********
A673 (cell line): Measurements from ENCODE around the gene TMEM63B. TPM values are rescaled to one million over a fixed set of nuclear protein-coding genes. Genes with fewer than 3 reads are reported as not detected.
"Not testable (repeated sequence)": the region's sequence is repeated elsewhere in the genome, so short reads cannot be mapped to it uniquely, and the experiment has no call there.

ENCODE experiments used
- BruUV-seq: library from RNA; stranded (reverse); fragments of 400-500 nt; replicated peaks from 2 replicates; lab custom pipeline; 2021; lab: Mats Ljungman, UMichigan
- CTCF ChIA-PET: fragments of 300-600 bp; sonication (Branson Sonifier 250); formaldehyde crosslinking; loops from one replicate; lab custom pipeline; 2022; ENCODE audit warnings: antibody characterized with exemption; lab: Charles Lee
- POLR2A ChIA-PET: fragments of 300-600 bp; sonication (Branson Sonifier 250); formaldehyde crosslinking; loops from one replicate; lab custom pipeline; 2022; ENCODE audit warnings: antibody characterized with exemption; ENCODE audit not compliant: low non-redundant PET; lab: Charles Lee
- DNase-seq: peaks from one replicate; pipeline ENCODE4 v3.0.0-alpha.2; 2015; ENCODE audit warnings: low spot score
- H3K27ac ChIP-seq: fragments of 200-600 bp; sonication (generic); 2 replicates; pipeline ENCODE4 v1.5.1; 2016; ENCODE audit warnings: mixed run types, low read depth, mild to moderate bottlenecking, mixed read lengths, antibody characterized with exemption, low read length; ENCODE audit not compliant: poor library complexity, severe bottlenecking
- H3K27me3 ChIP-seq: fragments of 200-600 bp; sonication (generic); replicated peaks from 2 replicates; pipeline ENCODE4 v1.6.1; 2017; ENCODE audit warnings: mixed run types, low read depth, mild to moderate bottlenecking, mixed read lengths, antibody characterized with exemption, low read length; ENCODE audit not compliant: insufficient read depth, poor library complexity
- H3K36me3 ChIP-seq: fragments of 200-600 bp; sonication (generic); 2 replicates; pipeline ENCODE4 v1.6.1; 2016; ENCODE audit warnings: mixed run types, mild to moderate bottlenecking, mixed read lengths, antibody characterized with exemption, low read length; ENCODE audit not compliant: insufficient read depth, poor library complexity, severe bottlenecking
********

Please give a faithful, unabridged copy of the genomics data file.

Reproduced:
A673 (cell line): Measurements from ENCODE around the gene TMEM63B. TPM values are rescaled to one million over a fixed set of nuclear protein-coding genes. Genes with fewer than 3 reads are reported as not detected.
"Not testable (repeated sequence)": the region's sequence is repeated elsewhere in the genome, so short reads cannot be mapped to it uniquely, and the experiment has no call there.

ENCODE experiments used
- BruUV-seq: library from RNA; stranded (reverse); fragments of 400-500 nt; replicated peaks from 2 replicates; lab custom pipeline; 2021; lab: Mats Ljungman, UMichigan
- CTCF ChIA-PET: fragments of 300-600 bp; sonication (Branson Sonifier 250); formaldehyde crosslinking; loops from one replicate; lab custom pipeline; 2022; ENCODE audit warnings: antibody characterized with exemption; lab: Charles Lee
- POLR2A ChIA-PET: fragments of 300-600 bp; sonication (Branson Sonifier 250); formaldehyde crosslinking; loops from one replicate; lab custom pipeline; 2022; ENCODE audit warnings: antibody characterized with exemption; ENCODE audit not compliant: low non-redundant PET; lab: Charles Lee
- DNase-seq: peaks from one replicate; pipeline ENCODE4 v3.0.0-alpha.2; 2015; ENCODE audit warnings: low spot score
- H3K27ac ChIP-seq: fragments of 200-600 bp; sonication (generic); 2 replicates; pipeline ENCODE4 v1.5.1; 2016; ENCODE audit warnings: mixed run types, low read depth, mild to moderate bottlenecking, mixed read lengths, antibody characterized with exemption, low read length; ENCODE audit not compliant: poor library complexity, severe bottlenecking
- H3K27me3 ChIP-seq: fragments of 200-600 bp; sonication (generic); replicated peaks from 2 replicates; pipeline ENCODE4 v1.6.1; 2017; ENCODE audit warnings: mixed run types, low read depth, mild to moderate bottlenecking, mixed read lengths, antibody characterized with exemption, low read length; ENCODE audit not compliant: insufficient read depth, poor library complexity
- H3K36me3 ChIP-seq: fragments of 200-600 bp; sonication (generic); 2 replicates; pipeline ENCODE4 v1.6.1; 2016; ENCODE audit warnings: mixed run types, mild to moderate bottlenecking, mixed read lengths, antibody characterized with exemption, low read length; ENCODE audit not compliant: insufficient read depth, poor library complexity, severe bottlenecking